HONG KONG: Asian markets mostly rose Monday as traders brushed off the chaotic Group of Seven meeting, with investors looking ahead to Donald Trump’s summit with North Korean leader Kim Jong Un and key central bank decisions.
Trump pulled out of endorsing a joint communique after the G7 meet finished on Saturday in a row over trade, accusing the summit’s chairman, Canadian Prime Minister Justin Trudeau, of dishonesty, reports AFP.The shock decision followed a testy gathering in Quebec, where the US president came under fire for his “America First” protectionist drive that has fuelled fears of a global trade war.
He had left early for Singapore, only to take exception to comments by Trudeau at a news conference.
“One thing that we do know for sure is the president’s uncontrollable need to defend his status is more apparent than any strategy when (it) comes to bilateral trade negotiations,” said Stephen Innes, head of Asia-Pacific trade at OANDA.
“But the far from harmonious Quebec summit confirmed deep-seated… expanding policy fissures on a plethora of significant concerns including climate change, the Iran nuclear deal and, of course, trade,” he added. “While expectations were not exactly high going into the meeting, the result was a bit worse than even the markets’ dismal presuppositions.”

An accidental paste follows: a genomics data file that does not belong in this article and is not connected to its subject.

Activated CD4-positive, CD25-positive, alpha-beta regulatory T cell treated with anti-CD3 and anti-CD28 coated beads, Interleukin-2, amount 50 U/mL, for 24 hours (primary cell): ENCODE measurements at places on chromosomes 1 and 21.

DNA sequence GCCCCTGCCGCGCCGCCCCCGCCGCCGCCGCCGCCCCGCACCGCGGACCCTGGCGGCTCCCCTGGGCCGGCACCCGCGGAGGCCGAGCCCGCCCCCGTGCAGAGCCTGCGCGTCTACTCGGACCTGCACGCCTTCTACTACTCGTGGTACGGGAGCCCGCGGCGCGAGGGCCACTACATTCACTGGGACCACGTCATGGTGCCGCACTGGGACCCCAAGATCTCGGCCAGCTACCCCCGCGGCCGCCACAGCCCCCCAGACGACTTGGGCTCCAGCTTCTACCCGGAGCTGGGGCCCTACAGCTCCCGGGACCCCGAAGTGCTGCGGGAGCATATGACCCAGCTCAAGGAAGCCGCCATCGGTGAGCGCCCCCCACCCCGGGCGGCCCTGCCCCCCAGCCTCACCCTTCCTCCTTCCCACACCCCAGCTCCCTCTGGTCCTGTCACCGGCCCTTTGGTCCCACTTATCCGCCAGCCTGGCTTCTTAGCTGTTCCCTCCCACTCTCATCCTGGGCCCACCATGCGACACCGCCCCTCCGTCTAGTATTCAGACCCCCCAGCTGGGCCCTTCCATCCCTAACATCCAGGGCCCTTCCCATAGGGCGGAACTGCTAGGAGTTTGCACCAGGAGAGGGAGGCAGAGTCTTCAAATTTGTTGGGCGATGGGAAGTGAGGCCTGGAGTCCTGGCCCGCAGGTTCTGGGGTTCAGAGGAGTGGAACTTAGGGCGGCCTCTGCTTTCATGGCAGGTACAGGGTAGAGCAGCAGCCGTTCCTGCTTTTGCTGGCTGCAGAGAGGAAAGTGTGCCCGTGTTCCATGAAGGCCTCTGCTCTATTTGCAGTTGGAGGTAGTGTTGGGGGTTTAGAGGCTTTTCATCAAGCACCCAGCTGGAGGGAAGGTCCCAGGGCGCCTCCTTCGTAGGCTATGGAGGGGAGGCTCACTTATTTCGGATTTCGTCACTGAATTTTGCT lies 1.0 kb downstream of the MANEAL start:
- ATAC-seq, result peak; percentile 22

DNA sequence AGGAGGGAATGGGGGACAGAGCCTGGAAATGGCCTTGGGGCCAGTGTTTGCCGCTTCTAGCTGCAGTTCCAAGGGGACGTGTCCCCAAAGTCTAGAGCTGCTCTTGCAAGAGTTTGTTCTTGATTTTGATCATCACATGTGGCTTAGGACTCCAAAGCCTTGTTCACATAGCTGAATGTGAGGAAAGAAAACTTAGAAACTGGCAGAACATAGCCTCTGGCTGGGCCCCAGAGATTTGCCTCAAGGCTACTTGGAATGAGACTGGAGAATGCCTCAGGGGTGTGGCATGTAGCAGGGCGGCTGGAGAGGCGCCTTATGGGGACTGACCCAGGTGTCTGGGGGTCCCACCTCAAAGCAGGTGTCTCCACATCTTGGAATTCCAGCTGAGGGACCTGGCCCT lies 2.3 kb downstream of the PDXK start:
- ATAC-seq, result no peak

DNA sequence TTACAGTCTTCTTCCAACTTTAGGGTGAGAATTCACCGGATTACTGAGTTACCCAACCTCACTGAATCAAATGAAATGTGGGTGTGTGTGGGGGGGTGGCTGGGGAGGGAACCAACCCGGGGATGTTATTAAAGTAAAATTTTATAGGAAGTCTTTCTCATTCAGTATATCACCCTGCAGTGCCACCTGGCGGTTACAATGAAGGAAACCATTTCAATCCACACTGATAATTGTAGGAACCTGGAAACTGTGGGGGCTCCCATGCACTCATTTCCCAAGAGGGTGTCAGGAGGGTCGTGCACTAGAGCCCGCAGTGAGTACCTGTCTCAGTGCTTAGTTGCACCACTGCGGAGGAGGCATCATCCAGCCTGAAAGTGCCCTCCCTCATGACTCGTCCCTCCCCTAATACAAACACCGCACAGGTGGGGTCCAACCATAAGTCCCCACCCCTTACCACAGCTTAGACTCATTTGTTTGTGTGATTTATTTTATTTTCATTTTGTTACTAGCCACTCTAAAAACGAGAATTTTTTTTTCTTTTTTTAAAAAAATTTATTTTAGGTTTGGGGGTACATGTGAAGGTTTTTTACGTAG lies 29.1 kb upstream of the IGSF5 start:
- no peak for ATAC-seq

Despite the weekend’s problematic meeting, Tokyo ended 0.5 percent up, Hong Kong added 0.5 percent and Seoul gained 0.8 percent.
Singapore, Wellington and Manila also rose, while Taipei was flat. Shanghai, however, ended 0.5 percent down. Sydney was closed for a public holiday.All eyes are now on Singapore, with the leaders of North Korea and the United States due to meet for the first time in history, with Pyongyang’s nuclear programme top of the agenda.
Tai Hui, JP Morgan Asset Management chief market strategist for Asia-Pacific, said in a note: “Although the… summit in Singapore is capturing public attention, the direct impact on markets is likely to be limited.”
“Ongoing dialogue between Washington and Pyongyang is positive, since this implies military action is on hold, limiting any economic implication for South Korea and surrounding region. Investors will hope to see steady progress with opportunities for more discussion in coming months.”